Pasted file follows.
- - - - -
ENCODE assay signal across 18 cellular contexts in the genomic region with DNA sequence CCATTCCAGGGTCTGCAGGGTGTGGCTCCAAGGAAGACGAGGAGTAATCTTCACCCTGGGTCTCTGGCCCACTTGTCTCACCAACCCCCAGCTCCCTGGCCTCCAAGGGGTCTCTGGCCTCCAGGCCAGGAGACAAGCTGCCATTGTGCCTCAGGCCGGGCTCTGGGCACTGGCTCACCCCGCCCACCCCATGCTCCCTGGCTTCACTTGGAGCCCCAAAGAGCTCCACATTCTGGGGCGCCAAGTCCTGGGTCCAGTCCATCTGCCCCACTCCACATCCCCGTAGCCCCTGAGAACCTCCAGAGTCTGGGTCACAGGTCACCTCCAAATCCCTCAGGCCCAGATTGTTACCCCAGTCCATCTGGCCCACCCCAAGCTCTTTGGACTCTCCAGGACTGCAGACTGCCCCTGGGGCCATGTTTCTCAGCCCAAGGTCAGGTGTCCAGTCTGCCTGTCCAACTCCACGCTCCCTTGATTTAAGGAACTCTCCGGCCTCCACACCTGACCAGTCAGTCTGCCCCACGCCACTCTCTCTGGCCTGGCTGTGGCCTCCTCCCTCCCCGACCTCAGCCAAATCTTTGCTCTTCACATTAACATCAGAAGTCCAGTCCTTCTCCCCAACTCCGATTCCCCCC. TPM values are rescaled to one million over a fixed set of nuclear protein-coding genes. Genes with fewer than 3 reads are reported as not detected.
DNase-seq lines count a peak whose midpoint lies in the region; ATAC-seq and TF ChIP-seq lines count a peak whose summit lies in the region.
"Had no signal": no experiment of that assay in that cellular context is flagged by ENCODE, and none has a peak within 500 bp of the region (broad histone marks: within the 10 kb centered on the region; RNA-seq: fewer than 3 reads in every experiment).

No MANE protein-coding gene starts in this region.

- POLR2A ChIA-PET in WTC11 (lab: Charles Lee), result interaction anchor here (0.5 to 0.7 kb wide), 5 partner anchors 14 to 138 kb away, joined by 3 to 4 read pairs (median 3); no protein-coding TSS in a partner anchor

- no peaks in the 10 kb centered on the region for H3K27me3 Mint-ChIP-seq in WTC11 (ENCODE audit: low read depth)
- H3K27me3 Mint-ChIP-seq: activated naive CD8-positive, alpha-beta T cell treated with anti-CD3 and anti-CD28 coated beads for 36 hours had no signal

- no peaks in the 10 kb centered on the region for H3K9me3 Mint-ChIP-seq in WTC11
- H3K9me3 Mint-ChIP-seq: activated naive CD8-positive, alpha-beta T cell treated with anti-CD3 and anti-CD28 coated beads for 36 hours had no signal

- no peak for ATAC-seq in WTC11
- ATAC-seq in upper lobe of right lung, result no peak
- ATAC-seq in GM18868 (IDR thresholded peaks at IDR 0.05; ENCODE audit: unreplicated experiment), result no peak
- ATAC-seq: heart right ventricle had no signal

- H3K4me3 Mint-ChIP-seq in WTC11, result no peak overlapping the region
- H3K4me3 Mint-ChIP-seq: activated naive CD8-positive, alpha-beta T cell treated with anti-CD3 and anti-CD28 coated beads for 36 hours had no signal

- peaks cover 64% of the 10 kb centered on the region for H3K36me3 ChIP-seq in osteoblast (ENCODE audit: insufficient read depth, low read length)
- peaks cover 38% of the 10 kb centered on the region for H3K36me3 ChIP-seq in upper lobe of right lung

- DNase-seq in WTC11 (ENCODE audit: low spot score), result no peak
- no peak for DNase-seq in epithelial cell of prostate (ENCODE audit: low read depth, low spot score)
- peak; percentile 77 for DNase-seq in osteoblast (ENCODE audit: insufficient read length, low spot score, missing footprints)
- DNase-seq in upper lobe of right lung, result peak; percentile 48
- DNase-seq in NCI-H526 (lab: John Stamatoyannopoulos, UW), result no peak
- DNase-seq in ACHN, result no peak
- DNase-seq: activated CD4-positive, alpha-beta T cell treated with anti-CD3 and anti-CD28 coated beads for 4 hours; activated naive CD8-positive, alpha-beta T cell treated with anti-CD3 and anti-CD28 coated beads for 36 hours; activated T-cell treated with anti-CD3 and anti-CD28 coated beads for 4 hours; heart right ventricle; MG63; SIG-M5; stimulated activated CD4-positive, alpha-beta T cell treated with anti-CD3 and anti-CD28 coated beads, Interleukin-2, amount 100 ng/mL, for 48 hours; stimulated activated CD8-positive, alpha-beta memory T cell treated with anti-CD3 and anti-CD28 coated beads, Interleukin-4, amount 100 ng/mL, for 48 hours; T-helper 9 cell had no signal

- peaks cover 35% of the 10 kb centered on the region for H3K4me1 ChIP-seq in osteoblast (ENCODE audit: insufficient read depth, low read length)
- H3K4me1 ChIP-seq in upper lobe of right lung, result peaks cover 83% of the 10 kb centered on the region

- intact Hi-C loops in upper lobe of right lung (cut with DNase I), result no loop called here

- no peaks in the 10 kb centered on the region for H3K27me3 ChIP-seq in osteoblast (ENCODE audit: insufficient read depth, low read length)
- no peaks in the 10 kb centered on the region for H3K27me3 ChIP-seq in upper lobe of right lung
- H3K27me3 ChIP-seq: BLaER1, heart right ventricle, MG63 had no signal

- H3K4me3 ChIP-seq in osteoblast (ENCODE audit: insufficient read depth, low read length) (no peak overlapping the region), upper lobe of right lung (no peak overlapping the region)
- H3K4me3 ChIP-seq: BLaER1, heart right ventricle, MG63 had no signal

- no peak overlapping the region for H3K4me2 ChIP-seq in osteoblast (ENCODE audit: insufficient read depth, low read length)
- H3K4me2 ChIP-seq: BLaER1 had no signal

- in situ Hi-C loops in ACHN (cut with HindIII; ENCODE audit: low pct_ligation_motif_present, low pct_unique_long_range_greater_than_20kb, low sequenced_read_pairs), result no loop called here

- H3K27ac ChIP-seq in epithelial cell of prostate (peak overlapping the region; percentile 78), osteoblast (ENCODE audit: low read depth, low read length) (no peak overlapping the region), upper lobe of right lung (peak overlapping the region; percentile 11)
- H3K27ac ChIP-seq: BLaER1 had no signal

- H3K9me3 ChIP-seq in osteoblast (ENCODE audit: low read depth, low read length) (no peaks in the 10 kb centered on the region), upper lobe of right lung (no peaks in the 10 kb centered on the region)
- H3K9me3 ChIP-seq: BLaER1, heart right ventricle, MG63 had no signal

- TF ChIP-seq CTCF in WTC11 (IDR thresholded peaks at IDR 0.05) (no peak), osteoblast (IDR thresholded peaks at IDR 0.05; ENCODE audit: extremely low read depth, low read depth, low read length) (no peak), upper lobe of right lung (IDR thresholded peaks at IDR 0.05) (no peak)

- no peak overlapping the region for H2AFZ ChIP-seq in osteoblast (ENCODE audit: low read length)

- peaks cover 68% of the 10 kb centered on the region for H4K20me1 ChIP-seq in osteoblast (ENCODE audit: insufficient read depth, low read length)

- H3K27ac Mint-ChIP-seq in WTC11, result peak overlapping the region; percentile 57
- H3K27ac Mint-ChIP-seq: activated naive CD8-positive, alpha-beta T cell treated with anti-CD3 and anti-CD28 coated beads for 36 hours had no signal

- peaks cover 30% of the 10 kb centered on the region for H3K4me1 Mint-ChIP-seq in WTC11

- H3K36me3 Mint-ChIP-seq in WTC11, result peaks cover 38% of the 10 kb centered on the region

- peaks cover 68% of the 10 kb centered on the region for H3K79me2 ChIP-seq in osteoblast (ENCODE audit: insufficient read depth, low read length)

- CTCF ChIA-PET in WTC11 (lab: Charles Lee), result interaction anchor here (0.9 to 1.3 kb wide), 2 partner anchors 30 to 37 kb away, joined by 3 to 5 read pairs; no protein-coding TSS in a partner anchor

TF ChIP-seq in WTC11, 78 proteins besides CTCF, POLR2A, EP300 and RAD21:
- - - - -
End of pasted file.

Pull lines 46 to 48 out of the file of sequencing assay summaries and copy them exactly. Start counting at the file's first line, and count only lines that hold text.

- H3K36me3 Mint-ChIP-seq in WTC11, result peaks cover 38% of the 10 kb centered on the region

- peaks cover 68% of the 10 kb centered on the region for H3K79me2 ChIP-seq in osteoblast (ENCODE audit: insufficient read depth, low read length)

- CTCF ChIA-PET in WTC11 (lab: Charles Lee), result interaction anchor here (0.9 to 1.3 kb wide), 2 partner anchors 30 to 37 kb away, joined by 3 to 5 read pairs; no protein-coding TSS in a partner anchor